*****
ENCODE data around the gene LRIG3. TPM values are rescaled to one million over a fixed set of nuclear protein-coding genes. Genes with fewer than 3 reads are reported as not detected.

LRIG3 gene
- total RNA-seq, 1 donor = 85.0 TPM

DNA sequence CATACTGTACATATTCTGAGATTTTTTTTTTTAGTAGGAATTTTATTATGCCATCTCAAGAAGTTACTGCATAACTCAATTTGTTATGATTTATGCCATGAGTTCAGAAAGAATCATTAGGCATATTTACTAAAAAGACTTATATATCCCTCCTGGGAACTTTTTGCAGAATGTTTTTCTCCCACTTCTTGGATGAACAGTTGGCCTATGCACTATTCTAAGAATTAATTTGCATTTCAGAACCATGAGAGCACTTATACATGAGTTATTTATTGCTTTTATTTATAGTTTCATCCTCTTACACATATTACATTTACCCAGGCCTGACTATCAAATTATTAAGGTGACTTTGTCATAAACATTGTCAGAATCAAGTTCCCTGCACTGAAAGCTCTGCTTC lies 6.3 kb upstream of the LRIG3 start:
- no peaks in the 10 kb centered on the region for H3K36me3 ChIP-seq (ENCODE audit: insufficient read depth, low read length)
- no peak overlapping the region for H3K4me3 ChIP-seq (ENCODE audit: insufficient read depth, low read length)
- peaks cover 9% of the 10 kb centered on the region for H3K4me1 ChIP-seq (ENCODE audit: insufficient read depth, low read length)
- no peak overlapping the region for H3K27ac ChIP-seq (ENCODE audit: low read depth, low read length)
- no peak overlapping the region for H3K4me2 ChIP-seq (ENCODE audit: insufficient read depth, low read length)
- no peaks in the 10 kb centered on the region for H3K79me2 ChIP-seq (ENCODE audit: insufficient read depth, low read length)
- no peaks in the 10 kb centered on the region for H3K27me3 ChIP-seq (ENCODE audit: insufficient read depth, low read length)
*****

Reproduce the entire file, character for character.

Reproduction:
ENCODE data around the gene LRIG3. TPM values are rescaled to one million over a fixed set of nuclear protein-coding genes. Genes with fewer than 3 reads are reported as not detected.

LRIG3 gene
- total RNA-seq, 1 donor = 85.0 TPM

DNA sequence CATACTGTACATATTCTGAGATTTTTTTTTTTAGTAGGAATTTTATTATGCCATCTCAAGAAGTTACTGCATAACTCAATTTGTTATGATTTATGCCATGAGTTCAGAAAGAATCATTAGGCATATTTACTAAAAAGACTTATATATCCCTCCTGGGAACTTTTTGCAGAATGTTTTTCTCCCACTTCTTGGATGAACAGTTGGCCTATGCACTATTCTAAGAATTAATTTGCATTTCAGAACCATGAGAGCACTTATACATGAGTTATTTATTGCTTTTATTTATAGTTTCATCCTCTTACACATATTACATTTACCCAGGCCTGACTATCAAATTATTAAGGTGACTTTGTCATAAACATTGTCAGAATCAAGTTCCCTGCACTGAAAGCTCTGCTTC lies 6.3 kb upstream of the LRIG3 start:
- no peaks in the 10 kb centered on the region for H3K36me3 ChIP-seq (ENCODE audit: insufficient read depth, low read length)
- no peak overlapping the region for H3K4me3 ChIP-seq (ENCODE audit: insufficient read depth, low read length)
- peaks cover 9% of the 10 kb centered on the region for H3K4me1 ChIP-seq (ENCODE audit: insufficient read depth, low read length)
- no peak overlapping the region for H3K27ac ChIP-seq (ENCODE audit: low read depth, low read length)
- no peak overlapping the region for H3K4me2 ChIP-seq (ENCODE audit: insufficient read depth, low read length)
- no peaks in the 10 kb centered on the region for H3K79me2 ChIP-seq (ENCODE audit: insufficient read depth, low read length)
- no peaks in the 10 kb centered on the region for H3K27me3 ChIP-seq (ENCODE audit: insufficient read depth, low read length)